Would-Be Mom's Diet Determines Baby's Obesity Risk
The diet of mother's-to-be is crucial in determining their baby's risk for obesity, a recent study finds.
Researchers at the Yale School of Medicine and the University of Cologne found that children of obese mothers who consumed high-fat diets during their pregnancy are at a higher risk for obesity and other metabolic disorders throughout their lives. They developed a mouse model of metabolic programming in collaboration with the Max Planck Institute for Neurological Research where they fed six mice with either a high-fat or a normal diet weeks before they became pregnant.
"Our study suggests that expecting mothers can have major impact on the long-term metabolic health of their children by properly controlling nutrition during this critical development period of the offspring," said Tamas Horvath, co-author of the study. Aside from obesity, Dr. Graham Burdge from the University of Southampton stressed that it has been well established that "nutrition in early life has lasting effects on cardiovascular disease, obesity, osteoporosis and some cancers."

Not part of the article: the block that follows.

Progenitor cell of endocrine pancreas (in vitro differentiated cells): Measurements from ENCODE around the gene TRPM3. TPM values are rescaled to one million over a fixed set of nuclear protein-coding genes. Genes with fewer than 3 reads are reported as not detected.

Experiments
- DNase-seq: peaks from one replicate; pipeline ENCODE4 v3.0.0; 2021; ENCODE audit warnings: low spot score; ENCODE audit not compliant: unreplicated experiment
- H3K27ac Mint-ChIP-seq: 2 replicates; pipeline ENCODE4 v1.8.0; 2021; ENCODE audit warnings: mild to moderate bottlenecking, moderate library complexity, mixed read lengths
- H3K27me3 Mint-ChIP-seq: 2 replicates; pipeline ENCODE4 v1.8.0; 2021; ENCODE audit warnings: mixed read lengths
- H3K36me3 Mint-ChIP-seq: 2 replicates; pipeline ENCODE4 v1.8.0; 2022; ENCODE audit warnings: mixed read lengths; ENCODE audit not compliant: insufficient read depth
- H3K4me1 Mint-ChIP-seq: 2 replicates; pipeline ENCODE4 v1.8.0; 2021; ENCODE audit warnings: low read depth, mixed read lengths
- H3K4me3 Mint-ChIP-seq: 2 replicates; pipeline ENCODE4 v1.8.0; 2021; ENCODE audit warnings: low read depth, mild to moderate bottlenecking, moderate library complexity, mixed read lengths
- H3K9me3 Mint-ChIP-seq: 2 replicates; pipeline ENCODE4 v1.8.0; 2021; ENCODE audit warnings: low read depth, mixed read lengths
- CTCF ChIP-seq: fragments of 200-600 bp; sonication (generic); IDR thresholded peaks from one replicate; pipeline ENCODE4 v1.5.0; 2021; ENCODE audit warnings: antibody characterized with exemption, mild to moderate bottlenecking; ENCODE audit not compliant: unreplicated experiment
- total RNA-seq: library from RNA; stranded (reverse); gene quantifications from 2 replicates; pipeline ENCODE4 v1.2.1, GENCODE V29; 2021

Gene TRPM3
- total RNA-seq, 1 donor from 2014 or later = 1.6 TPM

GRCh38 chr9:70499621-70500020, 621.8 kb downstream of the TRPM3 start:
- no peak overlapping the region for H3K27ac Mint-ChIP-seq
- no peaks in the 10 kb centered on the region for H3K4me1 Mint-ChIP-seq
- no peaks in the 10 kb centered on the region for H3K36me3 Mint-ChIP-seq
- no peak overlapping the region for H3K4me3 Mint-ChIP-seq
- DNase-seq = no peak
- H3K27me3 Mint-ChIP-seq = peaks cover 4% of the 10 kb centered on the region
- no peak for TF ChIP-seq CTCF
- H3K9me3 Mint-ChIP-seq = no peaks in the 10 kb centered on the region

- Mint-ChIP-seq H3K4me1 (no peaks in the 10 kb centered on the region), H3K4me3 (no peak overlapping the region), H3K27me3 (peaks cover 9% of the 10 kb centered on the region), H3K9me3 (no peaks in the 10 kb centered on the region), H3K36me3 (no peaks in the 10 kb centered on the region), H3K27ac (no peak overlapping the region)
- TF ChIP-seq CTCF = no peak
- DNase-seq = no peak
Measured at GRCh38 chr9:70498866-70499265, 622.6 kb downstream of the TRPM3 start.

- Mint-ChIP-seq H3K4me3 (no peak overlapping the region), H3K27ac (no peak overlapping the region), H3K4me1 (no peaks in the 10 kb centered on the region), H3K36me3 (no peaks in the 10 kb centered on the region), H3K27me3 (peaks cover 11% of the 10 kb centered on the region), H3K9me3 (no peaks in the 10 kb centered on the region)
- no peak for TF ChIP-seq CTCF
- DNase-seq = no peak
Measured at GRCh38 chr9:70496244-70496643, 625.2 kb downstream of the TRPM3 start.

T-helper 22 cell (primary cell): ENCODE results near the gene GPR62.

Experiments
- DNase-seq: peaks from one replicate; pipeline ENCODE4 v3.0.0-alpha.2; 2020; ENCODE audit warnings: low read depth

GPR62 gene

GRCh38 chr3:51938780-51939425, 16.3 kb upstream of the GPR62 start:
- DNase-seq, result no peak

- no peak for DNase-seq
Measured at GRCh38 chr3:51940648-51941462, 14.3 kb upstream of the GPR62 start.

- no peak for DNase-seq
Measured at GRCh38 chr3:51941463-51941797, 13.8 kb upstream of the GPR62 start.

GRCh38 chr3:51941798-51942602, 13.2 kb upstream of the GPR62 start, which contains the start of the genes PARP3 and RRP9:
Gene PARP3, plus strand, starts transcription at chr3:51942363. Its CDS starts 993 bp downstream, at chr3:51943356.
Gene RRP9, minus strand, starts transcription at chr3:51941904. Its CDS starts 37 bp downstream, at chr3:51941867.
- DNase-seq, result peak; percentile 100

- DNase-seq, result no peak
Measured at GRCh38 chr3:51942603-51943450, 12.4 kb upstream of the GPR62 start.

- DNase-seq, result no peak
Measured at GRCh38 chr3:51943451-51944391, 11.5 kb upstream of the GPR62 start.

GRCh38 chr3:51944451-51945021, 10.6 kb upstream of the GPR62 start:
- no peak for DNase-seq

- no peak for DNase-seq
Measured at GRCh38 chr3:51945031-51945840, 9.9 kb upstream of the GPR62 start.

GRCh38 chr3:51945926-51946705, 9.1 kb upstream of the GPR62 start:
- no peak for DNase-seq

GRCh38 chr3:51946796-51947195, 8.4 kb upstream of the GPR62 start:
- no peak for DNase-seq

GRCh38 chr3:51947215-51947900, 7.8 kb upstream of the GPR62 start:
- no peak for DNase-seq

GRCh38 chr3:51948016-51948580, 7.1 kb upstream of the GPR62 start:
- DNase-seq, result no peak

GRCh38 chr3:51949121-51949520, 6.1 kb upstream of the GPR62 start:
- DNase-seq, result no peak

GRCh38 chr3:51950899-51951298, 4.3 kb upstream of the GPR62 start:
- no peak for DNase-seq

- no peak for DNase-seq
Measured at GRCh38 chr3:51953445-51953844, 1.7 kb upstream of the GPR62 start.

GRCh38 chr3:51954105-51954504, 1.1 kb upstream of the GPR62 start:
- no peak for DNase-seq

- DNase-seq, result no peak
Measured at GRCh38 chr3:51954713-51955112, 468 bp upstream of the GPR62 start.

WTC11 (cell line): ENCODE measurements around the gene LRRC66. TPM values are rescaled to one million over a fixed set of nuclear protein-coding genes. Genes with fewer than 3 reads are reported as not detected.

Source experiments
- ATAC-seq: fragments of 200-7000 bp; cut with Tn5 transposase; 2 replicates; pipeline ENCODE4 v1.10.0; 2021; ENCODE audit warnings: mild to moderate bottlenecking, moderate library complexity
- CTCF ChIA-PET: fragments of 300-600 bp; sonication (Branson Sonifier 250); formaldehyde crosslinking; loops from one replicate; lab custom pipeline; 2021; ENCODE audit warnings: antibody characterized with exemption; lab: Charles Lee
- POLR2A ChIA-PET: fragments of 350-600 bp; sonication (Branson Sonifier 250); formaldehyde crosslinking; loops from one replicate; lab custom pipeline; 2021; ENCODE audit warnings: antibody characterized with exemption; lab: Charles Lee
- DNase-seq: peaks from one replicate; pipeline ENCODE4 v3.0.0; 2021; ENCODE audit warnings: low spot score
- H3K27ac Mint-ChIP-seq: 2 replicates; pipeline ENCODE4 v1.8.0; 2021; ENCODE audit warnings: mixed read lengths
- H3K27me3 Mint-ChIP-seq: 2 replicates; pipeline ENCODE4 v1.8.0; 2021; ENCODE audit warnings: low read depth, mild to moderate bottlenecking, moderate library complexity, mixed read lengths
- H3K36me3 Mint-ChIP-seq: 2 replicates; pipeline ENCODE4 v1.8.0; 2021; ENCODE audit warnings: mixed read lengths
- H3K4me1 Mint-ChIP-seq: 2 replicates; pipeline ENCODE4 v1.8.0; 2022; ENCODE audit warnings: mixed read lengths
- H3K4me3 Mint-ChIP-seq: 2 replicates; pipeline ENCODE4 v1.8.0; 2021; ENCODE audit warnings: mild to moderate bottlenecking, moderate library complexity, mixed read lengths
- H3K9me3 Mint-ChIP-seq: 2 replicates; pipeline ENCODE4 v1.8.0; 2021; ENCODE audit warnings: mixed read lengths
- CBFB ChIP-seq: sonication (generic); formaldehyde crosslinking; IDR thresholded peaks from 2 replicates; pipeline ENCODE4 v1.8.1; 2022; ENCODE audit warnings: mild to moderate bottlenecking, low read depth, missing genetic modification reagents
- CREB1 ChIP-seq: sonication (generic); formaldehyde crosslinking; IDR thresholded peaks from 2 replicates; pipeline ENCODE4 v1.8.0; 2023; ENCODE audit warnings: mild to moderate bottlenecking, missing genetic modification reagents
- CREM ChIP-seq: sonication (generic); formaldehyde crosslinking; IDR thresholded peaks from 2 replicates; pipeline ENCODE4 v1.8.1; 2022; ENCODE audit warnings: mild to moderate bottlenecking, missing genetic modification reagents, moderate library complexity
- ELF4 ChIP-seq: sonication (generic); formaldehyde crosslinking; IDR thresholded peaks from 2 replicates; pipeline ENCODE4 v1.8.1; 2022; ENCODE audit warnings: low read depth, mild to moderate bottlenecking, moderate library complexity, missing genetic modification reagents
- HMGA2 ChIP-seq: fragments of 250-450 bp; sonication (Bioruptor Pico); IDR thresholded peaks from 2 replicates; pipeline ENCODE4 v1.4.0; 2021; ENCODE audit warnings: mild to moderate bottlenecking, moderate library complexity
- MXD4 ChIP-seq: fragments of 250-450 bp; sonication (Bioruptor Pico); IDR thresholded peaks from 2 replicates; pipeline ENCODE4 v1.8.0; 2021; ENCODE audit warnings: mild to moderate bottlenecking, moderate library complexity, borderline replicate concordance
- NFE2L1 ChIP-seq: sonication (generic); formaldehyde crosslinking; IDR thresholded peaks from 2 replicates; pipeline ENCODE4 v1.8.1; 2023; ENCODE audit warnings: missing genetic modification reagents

"We definitely believe these are fundamental biological processes also affecting humans and influencing how children may eventually become obese," said Horvath. "It seems, at least, that this could have a major impact and we need to explore it further in both animal and human studies." Their study was published in the journal Cell. Obesity is affecting millions of people all over the world and is seen to run in families due to shared eating habits. It is therefore recommended that pregnant and lactating mothers eat nutritious foods for both their health and their baby's.
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